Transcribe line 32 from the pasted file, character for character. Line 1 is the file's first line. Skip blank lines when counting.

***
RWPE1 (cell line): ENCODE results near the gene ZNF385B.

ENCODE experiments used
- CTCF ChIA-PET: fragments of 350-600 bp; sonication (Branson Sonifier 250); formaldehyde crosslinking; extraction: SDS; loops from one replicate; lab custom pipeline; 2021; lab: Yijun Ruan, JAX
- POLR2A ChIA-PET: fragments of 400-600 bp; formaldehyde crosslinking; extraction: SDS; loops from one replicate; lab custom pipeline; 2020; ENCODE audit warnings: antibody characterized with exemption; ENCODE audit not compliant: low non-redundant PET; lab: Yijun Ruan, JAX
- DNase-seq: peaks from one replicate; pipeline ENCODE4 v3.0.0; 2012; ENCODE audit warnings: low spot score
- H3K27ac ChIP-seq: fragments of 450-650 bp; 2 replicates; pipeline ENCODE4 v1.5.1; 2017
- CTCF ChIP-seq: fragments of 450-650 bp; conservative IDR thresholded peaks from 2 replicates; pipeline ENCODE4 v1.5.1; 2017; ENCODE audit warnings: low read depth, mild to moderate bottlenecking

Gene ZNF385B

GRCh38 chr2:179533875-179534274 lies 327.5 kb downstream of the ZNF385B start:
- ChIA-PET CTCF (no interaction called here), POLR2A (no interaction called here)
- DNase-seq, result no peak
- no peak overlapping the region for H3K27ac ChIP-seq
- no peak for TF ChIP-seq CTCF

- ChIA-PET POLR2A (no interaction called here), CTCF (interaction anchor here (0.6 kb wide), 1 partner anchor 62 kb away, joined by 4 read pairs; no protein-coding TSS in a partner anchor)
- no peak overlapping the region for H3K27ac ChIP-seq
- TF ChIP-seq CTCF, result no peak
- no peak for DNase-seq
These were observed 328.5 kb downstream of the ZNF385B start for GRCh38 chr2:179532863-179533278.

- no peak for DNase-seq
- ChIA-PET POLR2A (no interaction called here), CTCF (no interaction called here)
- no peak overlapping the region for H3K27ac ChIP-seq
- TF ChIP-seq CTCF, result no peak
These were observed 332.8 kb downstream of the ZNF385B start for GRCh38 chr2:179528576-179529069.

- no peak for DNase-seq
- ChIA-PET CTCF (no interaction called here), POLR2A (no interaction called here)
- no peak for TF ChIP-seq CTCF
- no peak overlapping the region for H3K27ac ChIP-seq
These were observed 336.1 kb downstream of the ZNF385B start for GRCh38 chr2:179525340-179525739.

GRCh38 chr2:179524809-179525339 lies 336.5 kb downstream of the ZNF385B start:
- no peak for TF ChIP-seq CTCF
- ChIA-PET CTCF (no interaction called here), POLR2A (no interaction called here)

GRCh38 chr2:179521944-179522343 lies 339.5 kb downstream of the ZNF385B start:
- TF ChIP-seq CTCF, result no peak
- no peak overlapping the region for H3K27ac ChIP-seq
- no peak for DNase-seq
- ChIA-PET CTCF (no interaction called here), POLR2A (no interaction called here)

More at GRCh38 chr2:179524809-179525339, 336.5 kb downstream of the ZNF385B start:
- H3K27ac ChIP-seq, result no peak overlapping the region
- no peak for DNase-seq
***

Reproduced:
GRCh38 chr2:179521944-179522343 lies 339.5 kb downstream of the ZNF385B start: